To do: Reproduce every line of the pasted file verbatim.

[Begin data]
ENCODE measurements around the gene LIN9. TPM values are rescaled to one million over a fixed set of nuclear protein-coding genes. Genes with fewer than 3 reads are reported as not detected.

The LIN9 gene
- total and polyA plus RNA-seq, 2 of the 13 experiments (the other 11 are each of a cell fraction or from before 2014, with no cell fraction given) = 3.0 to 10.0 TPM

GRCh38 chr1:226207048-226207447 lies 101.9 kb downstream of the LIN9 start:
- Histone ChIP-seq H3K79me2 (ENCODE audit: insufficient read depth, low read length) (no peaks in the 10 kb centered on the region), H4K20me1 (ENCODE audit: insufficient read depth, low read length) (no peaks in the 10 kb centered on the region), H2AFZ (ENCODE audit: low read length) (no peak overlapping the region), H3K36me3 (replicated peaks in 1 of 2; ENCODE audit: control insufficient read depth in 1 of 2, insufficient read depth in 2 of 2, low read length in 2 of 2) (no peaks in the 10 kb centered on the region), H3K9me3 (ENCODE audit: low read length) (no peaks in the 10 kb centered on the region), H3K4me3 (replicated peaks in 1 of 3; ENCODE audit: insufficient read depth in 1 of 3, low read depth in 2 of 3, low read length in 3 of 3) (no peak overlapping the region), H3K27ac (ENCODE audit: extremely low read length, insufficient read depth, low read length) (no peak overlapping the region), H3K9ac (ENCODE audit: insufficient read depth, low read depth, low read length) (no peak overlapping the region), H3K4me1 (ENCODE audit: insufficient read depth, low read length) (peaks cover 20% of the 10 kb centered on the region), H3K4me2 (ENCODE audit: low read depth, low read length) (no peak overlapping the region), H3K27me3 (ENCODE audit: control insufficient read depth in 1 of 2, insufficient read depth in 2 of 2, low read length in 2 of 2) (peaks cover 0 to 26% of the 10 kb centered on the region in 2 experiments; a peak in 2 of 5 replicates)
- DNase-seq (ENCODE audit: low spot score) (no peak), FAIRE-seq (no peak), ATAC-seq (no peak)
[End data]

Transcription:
ENCODE measurements around the gene LIN9. TPM values are rescaled to one million over a fixed set of nuclear protein-coding genes. Genes with fewer than 3 reads are reported as not detected.

The LIN9 gene
- total and polyA plus RNA-seq, 2 of the 13 experiments (the other 11 are each of a cell fraction or from before 2014, with no cell fraction given) = 3.0 to 10.0 TPM

GRCh38 chr1:226207048-226207447 lies 101.9 kb downstream of the LIN9 start:
- Histone ChIP-seq H3K79me2 (ENCODE audit: insufficient read depth, low read length) (no peaks in the 10 kb centered on the region), H4K20me1 (ENCODE audit: insufficient read depth, low read length) (no peaks in the 10 kb centered on the region), H2AFZ (ENCODE audit: low read length) (no peak overlapping the region), H3K36me3 (replicated peaks in 1 of 2; ENCODE audit: control insufficient read depth in 1 of 2, insufficient read depth in 2 of 2, low read length in 2 of 2) (no peaks in the 10 kb centered on the region), H3K9me3 (ENCODE audit: low read length) (no peaks in the 10 kb centered on the region), H3K4me3 (replicated peaks in 1 of 3; ENCODE audit: insufficient read depth in 1 of 3, low read depth in 2 of 3, low read length in 3 of 3) (no peak overlapping the region), H3K27ac (ENCODE audit: extremely low read length, insufficient read depth, low read length) (no peak overlapping the region), H3K9ac (ENCODE audit: insufficient read depth, low read depth, low read length) (no peak overlapping the region), H3K4me1 (ENCODE audit: insufficient read depth, low read length) (peaks cover 20% of the 10 kb centered on the region), H3K4me2 (ENCODE audit: low read depth, low read length) (no peak overlapping the region), H3K27me3 (ENCODE audit: control insufficient read depth in 1 of 2, insufficient read depth in 2 of 2, low read length in 2 of 2) (peaks cover 0 to 26% of the 10 kb centered on the region in 2 experiments; a peak in 2 of 5 replicates)
- DNase-seq (ENCODE audit: low spot score) (no peak), FAIRE-seq (no peak), ATAC-seq (no peak)